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My Buddy: The Vidalia Onion

By Lavender June 5, 2008

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Do you have a favorite vegetable? Mine is the Vidalia onion. And right now is Vidalia onion season. They are wonderfully sweet, partly because of their high water composition. While all this water makes them sweet, it also shortens their shelf life. Most families enjoy Vidalias only while they’re in season, so be glad you’re on this continent. They only are shipped to the United States and Canada.

John Michael Lerma and vidalia onions. Photo by Chad Olson

Since I can remember, my family always has enjoyed Vidalia onions: Vidalia onion pies; Vidalia onion soup; Stuffed Vidalia onions; and my favorite recipe from my Grandma, 2-2-2 with Wild Rice (2 pounds stew meat, 2 large Vidalia onions, and 2 cans of cream of mushroom soup).

Back in the 1960s and 1970s, my Grandma, Thelma Anderson, and I would drive into Grand Forks, North Dakota, to the Piggly Wiggly parking lot. An old hauling truck would be parked in the lot for a couple of days, selling wooden crates of freshly picked Vidalia onions. I knew the fellow who drove the truck for two decades only as the “Vidalia onion man.”

Storing the 50 to 100 pounds of onions was the biggest chore for Grandma and me. While the rest of the family prepared the fields for planting wheat and barley, she and I would wrap each onion in old newspaper—not closing the newspaper tightly, but loosely. We returned them to their original wooden crate, and stored them in a cool, dry storage room “root cellar” under the house. The reason we wouldn’t close the newspaper tightly: By altering the nitrogen, oxygen, and carbon dioxide levels that naturally occur in the air around them, Vidalia onions virtually are “put to sleep.” This doubled the storage time. In most cases, we had at least five pounds of onions left for Thanksgiving each year.

The best method for an average home cook to double storage time without digging a root cellar? Wrap your Vidalia onions in paper towels, and refrigerate them in the vegetable crisper—vent closed.

Keeping your onions cool and dry is the key to success in storage. Another storage method for Vidalia onions—if your vegetable crisper if full—is to use old pantyhose. Drop in an onion, tie a knot, drop in another, and so forth. Find a cool, dry area in your basement or a closet. No room in the crisper and no old pantyhose? Space the onions out on newspaper or another paper product that can absorb moisture.

The official state vegetable of Georgia since 1990, Vidalia onions always have been like a friend or family member who visits every spring. Just the other day, the UPS truck drove up, and unloaded 60 pounds of onions for me to wrap and store. I was outside gardening, and watched the UPS man carrying six large boxes—10 pounds each—up to our front door. I was giddy—of course! The UPS man was less than thrilled.

Now starts the familiar season. The first thing I work on in my kitchen is to take a day or two, and can my Vidalia Onion Relish. Before I was banned from entering the Minnesota State Fair, I submitted my relish three years in a row, and won first place each time. I received a letter from the supervisor of the Minnesota State Fair Creative Activities that because I won three years in a row, I had to take two years off. That was a badge of honor in itself.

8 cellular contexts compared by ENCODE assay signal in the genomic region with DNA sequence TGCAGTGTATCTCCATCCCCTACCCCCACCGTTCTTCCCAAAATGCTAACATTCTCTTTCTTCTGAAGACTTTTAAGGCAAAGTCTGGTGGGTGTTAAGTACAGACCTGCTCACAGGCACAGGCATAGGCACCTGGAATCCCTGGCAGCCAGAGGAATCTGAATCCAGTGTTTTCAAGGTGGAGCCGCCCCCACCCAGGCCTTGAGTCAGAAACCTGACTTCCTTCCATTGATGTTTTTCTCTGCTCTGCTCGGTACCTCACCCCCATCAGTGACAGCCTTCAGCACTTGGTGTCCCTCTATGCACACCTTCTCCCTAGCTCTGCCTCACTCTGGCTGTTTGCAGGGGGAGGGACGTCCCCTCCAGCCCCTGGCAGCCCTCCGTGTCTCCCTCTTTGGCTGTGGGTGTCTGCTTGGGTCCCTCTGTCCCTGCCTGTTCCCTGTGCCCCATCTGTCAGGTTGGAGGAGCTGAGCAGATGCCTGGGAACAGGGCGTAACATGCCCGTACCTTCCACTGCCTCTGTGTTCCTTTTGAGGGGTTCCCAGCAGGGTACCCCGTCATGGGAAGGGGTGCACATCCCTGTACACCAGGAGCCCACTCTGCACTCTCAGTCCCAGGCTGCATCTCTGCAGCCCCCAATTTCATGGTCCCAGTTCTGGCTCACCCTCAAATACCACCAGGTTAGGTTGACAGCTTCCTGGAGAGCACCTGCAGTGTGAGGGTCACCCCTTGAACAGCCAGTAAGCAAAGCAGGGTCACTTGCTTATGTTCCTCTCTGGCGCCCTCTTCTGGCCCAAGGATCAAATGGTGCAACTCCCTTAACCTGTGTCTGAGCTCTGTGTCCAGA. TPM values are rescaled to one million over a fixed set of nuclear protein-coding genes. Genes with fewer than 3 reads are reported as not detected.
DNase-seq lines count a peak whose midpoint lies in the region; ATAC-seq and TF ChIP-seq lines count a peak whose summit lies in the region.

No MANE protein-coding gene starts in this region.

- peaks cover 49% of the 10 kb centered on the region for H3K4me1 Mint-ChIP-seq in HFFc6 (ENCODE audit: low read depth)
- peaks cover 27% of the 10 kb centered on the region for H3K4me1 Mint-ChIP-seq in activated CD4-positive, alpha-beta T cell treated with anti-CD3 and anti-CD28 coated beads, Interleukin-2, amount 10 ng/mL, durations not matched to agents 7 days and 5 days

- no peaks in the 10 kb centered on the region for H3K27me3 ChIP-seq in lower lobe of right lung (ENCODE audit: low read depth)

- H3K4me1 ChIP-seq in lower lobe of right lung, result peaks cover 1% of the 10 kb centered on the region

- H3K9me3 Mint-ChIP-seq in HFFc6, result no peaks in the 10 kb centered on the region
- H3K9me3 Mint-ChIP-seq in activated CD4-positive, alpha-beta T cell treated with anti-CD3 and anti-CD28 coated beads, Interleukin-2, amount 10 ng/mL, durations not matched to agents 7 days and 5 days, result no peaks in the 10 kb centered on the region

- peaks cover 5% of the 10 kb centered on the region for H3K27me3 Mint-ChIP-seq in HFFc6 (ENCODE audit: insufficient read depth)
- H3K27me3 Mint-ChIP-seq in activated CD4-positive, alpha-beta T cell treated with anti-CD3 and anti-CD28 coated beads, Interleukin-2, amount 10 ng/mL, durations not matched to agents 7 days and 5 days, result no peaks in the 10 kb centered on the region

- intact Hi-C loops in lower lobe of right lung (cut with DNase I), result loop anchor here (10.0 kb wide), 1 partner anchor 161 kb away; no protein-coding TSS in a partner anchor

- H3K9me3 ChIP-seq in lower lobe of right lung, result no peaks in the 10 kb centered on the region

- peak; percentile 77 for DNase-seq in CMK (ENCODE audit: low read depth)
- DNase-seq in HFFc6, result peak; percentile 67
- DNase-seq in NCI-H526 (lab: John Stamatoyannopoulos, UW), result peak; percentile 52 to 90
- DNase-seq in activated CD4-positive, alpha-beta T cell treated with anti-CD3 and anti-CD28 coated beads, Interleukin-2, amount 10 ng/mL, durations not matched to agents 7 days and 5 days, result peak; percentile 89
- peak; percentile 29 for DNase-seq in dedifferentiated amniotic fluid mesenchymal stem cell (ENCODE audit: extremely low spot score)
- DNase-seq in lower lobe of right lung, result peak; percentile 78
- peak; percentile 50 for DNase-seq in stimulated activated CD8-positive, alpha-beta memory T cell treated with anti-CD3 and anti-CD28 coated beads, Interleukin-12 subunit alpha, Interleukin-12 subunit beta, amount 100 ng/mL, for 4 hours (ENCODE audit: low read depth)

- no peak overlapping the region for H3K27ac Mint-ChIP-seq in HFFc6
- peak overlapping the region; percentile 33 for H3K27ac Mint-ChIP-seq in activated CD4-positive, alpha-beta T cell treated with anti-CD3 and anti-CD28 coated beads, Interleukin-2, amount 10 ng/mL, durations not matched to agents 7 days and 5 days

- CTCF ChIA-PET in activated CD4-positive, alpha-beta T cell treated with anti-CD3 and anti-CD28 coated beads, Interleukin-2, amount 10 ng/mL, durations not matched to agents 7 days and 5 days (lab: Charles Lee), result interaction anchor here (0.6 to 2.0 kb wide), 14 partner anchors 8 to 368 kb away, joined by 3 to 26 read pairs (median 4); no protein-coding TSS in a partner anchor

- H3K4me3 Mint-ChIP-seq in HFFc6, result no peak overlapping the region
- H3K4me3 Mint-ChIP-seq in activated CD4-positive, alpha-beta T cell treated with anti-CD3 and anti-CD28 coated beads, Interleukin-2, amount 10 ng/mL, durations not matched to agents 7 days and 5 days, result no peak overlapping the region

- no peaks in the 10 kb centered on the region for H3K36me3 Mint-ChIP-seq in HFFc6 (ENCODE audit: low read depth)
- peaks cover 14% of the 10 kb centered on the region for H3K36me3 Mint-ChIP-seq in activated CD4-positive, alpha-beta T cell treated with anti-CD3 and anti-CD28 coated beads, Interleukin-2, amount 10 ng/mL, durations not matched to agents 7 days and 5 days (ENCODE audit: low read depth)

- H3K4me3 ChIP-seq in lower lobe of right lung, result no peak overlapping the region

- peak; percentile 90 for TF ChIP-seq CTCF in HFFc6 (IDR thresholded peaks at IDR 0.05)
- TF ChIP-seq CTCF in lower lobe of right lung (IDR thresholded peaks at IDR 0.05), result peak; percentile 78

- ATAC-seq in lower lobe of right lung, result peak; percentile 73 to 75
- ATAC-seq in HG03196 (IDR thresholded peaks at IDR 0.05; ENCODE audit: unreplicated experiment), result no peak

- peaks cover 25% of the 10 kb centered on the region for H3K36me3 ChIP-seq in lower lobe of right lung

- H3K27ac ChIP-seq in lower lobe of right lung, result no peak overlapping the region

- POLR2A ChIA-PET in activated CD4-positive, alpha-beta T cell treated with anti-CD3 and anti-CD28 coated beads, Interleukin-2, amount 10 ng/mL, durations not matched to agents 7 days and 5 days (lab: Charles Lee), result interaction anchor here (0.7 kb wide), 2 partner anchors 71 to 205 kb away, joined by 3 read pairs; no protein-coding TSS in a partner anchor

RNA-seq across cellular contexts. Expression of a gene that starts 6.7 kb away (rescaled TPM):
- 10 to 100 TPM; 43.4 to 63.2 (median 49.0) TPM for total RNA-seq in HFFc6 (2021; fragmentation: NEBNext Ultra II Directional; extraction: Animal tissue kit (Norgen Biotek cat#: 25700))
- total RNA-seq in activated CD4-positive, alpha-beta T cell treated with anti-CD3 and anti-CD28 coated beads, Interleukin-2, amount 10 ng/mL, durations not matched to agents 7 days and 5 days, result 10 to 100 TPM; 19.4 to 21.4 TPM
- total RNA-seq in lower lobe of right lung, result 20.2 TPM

Of course, every season is Vidalia onion pie season at our house. One of our favorites, it widely is requested by friends and clients. Even the Food Network filmed me three years ago in Orlando, Florida, then flew up to film a profile of me and my onion pie in our home and gardens. Another badge of honor—all because of onions.

Now, each spring, I offer a class called “A Celebration of Vidalia Onions” at the Chef’s Gallery in Stillwater. I teach 20 people to prepare my Vidalia Onion Dip, Vidalia Onion Relish, Vidalia Onion-Dill Bread, Vidalia Onion Beer-Cheese Soup, Onion Rings, 2-2-2 with Wild Rice, Spicy Meatballs in Vidalia Onion Sweet-Sour Sauce, and Vidalia Pie. Check out <www.thechefsgallery.com> for class information and registration.

Stop by your preferred grocer, and purchase a couple Vidalia onions. The simplest way to prepare a sweet feast is to peel your onion, top with a tablespoon of unsalted butter, and sprinkle with sea salt and freshly cracked black pepper. Wrap in tin foil, and set on your outdoor grill while cooking other meats and vegetables—about 40 minutes. That’s it. Unwrap, and serve.

Just like an old buddy, Vidalia onions are unassuming and easy to get along with—but only show up once a year.


John Michael Lerma is a local chef, author, and Food Network personality. His company Garden County Cooking offers cookbooks, cooking classes, consulting, private events, and culinary vacations to Italy and the Caribbean. Visit www.GardenCounty.info. Check out his “Word of Mouth” Blog under “Extras” at LavenderMagazine.com.

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One Response to My Buddy: The Vidalia Onion

  1. John,

    We sure did enjoy this story! What an encompassing tale of our Sweet little onion mixed with you family’s unique history.

    Thanks so much, and apologies for the late response!

    Wendy Brannen
    Executive Director
    Vidalia Onion Committee
    VidaliaOnion.org

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